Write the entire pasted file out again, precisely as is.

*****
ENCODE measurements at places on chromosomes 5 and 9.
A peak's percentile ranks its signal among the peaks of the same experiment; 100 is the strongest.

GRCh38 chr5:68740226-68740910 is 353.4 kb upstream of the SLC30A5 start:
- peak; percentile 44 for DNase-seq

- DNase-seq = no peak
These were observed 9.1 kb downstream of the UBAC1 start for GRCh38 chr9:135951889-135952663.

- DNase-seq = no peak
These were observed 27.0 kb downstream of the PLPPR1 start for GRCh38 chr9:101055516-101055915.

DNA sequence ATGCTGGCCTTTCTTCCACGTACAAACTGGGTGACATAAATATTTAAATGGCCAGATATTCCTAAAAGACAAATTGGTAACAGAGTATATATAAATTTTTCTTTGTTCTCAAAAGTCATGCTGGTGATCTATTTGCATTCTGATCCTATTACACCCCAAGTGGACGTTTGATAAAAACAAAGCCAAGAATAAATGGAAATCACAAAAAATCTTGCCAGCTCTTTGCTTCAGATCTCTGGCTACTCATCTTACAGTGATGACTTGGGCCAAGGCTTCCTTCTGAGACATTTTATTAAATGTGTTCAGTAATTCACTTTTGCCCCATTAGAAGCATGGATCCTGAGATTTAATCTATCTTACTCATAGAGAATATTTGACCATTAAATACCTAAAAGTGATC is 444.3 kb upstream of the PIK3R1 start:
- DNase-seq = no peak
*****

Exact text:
ENCODE measurements at places on chromosomes 5 and 9.
A peak's percentile ranks its signal among the peaks of the same experiment; 100 is the strongest.

GRCh38 chr5:68740226-68740910 is 353.4 kb upstream of the SLC30A5 start:
- peak; percentile 44 for DNase-seq

- DNase-seq = no peak
These were observed 9.1 kb downstream of the UBAC1 start for GRCh38 chr9:135951889-135952663.

- DNase-seq = no peak
These were observed 27.0 kb downstream of the PLPPR1 start for GRCh38 chr9:101055516-101055915.

DNA sequence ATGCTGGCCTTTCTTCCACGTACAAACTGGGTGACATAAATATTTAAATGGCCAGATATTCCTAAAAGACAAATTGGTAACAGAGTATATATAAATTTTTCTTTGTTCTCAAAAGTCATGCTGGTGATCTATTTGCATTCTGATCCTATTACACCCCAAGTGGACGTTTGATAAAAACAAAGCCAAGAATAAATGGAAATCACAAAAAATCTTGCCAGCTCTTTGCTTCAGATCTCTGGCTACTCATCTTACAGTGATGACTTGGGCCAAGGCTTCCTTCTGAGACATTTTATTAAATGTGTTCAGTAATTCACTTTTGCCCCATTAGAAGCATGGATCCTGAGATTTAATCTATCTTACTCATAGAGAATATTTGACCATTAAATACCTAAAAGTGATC is 444.3 kb upstream of the PIK3R1 start:
- DNase-seq = no peak